26 septembre 2018
To provide more food and make use of precious water and nutrient resources, communities increasingly value sustainable food production. However, this should be done safely to maximise public health gains and environmental benefits. Food safety is being challenged nowadays by global dimensions of food supply chains, the need for reduction of food waste and efficient use of natural resources such as clean water. Food safety deals with safeguarding the own national food supply chain from the introduction, growth or survival of hazardous microbial and chemical agents. But within a larger international context, borders are fading and surely this is the case for foodstuffs which are an important globally traded commodity.
As our food supply becomes increasingly globalised, the need to strengthen food safety systems in and between all countries is becoming more and more evident.
WHO helps countries prevent, detect and respond to foodborne disease outbreaks in line with the Codex Alimentarius, a collection of international food standards and processes. Together with the UN Food and Agriculture Organisation (FOA), WHO alerts countries to food safety emergencies through an international information network.
New threats to food safety are constantly emerging. Changes in food production, distribution and consumption; changes to the environment; new and emerging pathogens; antimicrobial resistance all poses challenges to national food safety systems. Increases in travel and trade enhance the likelihood that contamination can spread internationally.
Foodborne diseases comprise a wide spectrum of illnesses that result from ingestion of foodstuffs contaminated with microorganisms or chemicals.
Food may become contaminated at any stage in the process from production to consumption and contamination may be the result of environmental contamination, such as pollution of water, soil or air.
Foodborne diseases are a growing public health problem throughout the world and causes a considerable burden of disability and mortality, WHO studies of the global burden of foodborne diseases in 2010 estimated that 31 hazards (including viruses, bacteria, protozoa, helminths and chemicals) caused 600 million foodborne illnesses globally and 420,000 deaths (WHO 2015). An estimated 600 million – almost 1 in 10 people in the world, fall ill after eating contaminated food. Children under 5 years of age carry 40% of foodborne disease burden, with 125,000 deaths every year.
Foodborne diseases impede socioeconomic development by straining health care systems, and harming national economies, tourism and trade.
FOA estimates that each year, approximately one-third of all food produced for human consumption in the world is lost or wasted. This food wastage represents a missed opportunity to improve global food security and the use of resources from food chains, but also to mitigate environmental impacts.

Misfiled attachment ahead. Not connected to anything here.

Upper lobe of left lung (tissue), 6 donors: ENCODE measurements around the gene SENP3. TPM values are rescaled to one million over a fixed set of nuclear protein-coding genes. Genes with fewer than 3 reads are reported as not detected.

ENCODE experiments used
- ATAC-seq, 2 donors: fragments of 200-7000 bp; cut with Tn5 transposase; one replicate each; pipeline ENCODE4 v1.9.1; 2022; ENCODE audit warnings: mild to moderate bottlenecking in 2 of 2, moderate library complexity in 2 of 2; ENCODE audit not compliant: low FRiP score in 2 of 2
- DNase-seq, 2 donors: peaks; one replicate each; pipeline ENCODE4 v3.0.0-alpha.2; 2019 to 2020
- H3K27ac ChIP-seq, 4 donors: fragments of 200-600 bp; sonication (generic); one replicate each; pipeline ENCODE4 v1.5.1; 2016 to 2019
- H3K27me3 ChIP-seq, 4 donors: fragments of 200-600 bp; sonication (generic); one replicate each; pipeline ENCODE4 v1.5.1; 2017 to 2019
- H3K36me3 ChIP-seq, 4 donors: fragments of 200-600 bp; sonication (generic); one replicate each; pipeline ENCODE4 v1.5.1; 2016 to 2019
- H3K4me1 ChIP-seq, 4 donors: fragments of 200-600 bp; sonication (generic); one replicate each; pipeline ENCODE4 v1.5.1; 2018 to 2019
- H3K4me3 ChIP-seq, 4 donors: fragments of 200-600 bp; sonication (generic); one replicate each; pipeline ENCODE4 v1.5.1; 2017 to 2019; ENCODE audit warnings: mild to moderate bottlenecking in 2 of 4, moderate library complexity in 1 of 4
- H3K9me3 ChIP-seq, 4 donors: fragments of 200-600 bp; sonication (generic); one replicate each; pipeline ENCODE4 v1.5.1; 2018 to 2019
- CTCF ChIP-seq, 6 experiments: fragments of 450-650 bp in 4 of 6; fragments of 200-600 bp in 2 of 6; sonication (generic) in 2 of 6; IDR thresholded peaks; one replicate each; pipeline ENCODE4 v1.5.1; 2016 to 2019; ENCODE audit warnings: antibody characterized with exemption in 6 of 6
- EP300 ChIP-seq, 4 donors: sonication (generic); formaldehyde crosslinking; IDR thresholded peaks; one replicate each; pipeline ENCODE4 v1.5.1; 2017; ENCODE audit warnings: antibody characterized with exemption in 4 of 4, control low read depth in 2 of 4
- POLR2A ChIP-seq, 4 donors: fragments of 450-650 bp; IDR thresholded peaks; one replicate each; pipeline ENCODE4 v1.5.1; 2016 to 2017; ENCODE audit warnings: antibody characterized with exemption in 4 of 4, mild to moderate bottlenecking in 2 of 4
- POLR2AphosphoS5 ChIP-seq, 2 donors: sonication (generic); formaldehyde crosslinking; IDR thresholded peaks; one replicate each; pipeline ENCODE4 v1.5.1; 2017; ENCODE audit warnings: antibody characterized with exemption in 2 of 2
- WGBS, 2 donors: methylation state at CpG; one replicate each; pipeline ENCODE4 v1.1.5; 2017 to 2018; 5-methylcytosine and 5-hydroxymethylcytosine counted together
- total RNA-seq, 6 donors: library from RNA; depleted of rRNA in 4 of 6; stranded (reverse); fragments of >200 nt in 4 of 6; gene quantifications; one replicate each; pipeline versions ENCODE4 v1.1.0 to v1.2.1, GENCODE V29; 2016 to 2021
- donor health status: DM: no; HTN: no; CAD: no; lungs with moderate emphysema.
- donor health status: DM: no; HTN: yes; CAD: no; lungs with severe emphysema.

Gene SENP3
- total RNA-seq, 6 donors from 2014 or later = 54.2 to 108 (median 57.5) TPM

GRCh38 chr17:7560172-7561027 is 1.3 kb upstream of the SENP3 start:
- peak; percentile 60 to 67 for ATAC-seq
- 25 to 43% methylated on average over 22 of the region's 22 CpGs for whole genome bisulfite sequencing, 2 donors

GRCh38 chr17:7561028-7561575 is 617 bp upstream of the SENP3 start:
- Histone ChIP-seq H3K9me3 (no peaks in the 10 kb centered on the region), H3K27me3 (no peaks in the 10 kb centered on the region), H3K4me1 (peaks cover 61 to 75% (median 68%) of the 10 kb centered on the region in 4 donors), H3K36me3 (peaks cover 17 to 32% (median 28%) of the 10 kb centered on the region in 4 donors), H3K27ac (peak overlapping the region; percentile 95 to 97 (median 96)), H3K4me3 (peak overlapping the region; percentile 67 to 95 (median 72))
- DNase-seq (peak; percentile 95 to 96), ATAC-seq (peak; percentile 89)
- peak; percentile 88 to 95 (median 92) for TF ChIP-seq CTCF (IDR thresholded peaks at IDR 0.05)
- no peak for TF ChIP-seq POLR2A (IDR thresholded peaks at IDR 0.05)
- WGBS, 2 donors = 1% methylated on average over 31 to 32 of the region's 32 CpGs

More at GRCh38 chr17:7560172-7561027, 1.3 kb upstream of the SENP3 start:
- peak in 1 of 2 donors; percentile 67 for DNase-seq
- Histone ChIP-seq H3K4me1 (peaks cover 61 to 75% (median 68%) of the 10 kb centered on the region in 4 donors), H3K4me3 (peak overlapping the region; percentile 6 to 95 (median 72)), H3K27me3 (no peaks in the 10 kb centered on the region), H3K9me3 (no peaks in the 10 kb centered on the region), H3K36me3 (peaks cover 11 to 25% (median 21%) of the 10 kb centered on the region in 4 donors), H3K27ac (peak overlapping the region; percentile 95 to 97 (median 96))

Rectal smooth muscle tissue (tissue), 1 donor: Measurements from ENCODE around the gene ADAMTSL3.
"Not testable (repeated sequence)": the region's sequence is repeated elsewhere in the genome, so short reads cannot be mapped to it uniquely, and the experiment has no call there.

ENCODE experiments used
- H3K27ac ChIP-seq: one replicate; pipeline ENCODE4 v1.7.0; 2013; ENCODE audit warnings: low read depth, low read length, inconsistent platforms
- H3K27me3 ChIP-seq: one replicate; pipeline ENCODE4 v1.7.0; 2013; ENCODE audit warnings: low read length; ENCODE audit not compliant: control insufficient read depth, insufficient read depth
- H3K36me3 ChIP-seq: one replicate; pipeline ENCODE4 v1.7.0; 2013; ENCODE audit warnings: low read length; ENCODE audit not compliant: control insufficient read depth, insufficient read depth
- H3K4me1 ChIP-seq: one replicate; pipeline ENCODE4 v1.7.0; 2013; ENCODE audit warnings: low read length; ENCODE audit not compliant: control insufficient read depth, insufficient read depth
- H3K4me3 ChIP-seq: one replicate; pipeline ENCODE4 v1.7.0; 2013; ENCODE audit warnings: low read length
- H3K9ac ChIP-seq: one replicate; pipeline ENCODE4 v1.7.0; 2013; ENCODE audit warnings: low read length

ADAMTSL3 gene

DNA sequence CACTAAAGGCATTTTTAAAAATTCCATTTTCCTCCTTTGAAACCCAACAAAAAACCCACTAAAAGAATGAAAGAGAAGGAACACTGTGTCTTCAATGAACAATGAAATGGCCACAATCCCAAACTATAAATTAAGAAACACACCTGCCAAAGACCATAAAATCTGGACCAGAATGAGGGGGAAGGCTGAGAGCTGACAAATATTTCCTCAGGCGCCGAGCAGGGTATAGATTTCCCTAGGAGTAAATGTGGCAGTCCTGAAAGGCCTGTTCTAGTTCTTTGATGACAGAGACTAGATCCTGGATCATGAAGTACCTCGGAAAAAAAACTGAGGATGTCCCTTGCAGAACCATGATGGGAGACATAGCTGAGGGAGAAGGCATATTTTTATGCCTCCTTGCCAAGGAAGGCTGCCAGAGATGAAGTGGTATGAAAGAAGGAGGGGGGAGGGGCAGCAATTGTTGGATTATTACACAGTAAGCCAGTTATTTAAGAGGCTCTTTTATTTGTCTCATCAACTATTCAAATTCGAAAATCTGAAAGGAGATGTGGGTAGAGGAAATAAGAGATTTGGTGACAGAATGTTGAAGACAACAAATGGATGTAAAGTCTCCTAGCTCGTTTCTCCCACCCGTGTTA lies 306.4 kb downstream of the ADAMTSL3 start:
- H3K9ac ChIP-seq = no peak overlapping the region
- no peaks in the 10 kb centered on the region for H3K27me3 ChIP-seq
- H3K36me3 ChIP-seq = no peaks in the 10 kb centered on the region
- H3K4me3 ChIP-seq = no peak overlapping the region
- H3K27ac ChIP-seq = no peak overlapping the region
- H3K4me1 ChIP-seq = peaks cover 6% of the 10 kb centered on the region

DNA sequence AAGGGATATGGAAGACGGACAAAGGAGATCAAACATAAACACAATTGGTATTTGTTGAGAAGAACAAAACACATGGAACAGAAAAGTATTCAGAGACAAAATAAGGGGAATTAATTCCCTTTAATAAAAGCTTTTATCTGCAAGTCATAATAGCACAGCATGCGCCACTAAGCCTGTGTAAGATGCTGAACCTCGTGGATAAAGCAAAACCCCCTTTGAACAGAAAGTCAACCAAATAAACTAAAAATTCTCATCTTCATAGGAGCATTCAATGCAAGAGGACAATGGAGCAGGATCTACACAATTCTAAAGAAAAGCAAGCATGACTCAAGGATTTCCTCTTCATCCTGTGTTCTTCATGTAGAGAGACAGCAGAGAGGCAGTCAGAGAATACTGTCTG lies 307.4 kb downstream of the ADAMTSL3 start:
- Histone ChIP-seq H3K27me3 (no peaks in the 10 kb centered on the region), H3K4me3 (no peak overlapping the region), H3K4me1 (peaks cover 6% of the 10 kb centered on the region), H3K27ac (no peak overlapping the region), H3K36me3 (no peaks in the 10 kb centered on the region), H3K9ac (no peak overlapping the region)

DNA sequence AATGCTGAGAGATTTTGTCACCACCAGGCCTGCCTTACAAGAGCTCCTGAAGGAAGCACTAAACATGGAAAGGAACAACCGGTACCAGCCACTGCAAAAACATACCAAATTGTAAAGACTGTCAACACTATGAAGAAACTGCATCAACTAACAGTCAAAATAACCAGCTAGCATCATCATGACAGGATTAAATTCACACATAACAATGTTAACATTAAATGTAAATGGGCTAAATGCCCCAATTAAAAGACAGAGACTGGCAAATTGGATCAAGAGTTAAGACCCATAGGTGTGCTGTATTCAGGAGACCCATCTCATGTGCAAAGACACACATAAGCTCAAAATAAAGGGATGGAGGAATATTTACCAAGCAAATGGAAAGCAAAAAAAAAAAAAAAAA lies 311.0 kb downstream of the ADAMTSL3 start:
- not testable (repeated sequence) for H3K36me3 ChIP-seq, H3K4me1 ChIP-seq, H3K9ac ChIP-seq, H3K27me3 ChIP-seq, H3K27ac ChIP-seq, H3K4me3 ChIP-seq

Wastage happens at all steps of production, handling, storage, processing, distribution and consumption. Agricultural production being responsible for the greatest amount of total food wastage volumes, with 33% of the total.
In a world where we produce enough food to feed everyone, one in nine still go to bed on an empty stomach each night. Eradicating hunger and malnutrition is one of the great challenges of our time (http://www1.wfp.org/zero-hunger).
Food wastage is fast assuming serious dimensions. According to FOA, staggering 1.3 billion tons of food is being wasted annually.
Even if just one-fourth of the food currently lost or wasted globally could be saved, it would be enough to feed 870 million hungry people in the world.
Raising awareness among industries, retailers and consumers as well as finding beneficial use for food that is presently thrown away are useful measures to decrease the amount of losses and waste.
It must be remembered that this food that is saved and distributed must still comply with the agreed food standards and legislation, including the countries that it is being sent to.
We encourage all member organisations and regional groups, academic associates and associate members to set up local initiatives and events to celebrate World Environmental Health Day.
World Environmental Health Day 26th September 2018 We would specifically ask Universities to encourage and support their students in producing short videos on topics important to them.
Regarding information about planned national / regional initiatives as well as short videos we will provide opportunity for this to be displayed on the specific page on the IFEH website www.ifeh.org/WEHD. This opportunity is open to all – regardless of membership of the IFEH. Please send information about your initiatives to IFEH PR Officer, email: email@example.com
We are looking forward to hear about your 2018 initiatives in order to pursue the intentions behind our World Environmental Health Day.